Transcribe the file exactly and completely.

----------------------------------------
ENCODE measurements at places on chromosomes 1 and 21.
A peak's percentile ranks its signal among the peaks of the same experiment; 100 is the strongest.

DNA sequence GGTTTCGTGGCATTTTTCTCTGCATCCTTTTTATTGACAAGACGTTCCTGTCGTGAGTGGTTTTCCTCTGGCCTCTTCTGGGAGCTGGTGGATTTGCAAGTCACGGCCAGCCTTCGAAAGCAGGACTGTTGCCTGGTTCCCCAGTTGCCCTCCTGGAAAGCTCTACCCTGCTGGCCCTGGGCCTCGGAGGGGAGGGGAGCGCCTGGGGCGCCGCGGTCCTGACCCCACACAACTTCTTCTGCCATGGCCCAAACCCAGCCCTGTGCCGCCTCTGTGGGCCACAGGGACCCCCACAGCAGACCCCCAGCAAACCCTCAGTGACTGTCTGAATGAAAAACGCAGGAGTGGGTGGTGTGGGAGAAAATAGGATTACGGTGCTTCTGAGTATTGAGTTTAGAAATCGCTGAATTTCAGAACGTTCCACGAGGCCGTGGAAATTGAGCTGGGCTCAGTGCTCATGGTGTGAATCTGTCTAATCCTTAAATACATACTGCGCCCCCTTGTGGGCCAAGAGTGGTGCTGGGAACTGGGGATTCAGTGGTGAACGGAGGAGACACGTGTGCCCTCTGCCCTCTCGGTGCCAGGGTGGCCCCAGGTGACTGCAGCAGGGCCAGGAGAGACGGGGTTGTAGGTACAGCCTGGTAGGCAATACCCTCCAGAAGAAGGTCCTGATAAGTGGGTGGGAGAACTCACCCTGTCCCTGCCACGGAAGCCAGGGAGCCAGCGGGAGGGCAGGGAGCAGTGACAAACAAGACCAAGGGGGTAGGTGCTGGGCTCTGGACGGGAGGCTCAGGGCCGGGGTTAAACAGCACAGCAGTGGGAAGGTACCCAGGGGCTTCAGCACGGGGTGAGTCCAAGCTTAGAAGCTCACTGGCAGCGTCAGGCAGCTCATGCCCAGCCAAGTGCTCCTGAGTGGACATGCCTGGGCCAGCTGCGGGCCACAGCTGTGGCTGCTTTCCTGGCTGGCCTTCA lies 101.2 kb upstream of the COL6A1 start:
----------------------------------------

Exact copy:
ENCODE measurements at places on chromosomes 1 and 21.
A peak's percentile ranks its signal among the peaks of the same experiment; 100 is the strongest.

DNA sequence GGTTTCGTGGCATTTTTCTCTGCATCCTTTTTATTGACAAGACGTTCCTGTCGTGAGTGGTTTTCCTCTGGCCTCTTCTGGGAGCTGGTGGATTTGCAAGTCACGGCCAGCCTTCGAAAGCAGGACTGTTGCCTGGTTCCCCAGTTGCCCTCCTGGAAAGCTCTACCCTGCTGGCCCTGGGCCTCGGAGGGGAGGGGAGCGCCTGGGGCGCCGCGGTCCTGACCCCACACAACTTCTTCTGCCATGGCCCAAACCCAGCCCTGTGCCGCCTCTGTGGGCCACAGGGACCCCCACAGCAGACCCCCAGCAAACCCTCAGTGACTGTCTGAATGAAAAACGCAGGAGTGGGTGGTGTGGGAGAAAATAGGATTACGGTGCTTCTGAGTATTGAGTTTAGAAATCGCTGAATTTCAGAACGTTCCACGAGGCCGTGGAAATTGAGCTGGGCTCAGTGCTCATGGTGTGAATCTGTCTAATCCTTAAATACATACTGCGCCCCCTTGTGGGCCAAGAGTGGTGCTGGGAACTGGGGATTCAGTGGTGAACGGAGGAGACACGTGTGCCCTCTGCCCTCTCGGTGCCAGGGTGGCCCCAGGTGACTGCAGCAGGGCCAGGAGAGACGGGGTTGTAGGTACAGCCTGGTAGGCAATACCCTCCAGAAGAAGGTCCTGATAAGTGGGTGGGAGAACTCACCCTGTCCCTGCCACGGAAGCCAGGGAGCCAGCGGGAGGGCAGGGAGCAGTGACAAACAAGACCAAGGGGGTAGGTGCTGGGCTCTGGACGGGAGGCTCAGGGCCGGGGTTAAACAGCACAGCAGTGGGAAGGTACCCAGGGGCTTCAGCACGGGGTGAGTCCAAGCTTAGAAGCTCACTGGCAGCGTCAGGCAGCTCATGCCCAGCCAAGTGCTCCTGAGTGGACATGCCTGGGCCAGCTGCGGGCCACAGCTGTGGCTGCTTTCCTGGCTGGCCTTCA lies 101.2 kb upstream of the COL6A1 start: